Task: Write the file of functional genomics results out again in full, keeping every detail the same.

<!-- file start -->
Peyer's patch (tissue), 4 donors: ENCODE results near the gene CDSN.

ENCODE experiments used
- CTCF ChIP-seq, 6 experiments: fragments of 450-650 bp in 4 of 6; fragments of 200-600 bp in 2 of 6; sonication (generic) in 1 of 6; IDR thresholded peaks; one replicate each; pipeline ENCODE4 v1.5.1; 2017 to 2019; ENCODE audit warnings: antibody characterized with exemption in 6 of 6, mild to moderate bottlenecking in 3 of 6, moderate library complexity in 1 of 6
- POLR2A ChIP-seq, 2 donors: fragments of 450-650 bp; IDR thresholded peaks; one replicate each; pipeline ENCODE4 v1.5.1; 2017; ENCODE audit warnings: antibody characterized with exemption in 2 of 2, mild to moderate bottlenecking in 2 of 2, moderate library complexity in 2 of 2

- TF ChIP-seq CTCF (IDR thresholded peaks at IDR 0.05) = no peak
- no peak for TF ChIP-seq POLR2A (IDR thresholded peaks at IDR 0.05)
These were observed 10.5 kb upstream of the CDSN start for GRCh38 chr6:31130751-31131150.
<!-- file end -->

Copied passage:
Peyer's patch (tissue), 4 donors: ENCODE results near the gene CDSN.

ENCODE experiments used
- CTCF ChIP-seq, 6 experiments: fragments of 450-650 bp in 4 of 6; fragments of 200-600 bp in 2 of 6; sonication (generic) in 1 of 6; IDR thresholded peaks; one replicate each; pipeline ENCODE4 v1.5.1; 2017 to 2019; ENCODE audit warnings: antibody characterized with exemption in 6 of 6, mild to moderate bottlenecking in 3 of 6, moderate library complexity in 1 of 6
- POLR2A ChIP-seq, 2 donors: fragments of 450-650 bp; IDR thresholded peaks; one replicate each; pipeline ENCODE4 v1.5.1; 2017; ENCODE audit warnings: antibody characterized with exemption in 2 of 2, mild to moderate bottlenecking in 2 of 2, moderate library complexity in 2 of 2

- TF ChIP-seq CTCF (IDR thresholded peaks at IDR 0.05) = no peak
- no peak for TF ChIP-seq POLR2A (IDR thresholded peaks at IDR 0.05)
These were observed 10.5 kb upstream of the CDSN start for GRCh38 chr6:31130751-31131150.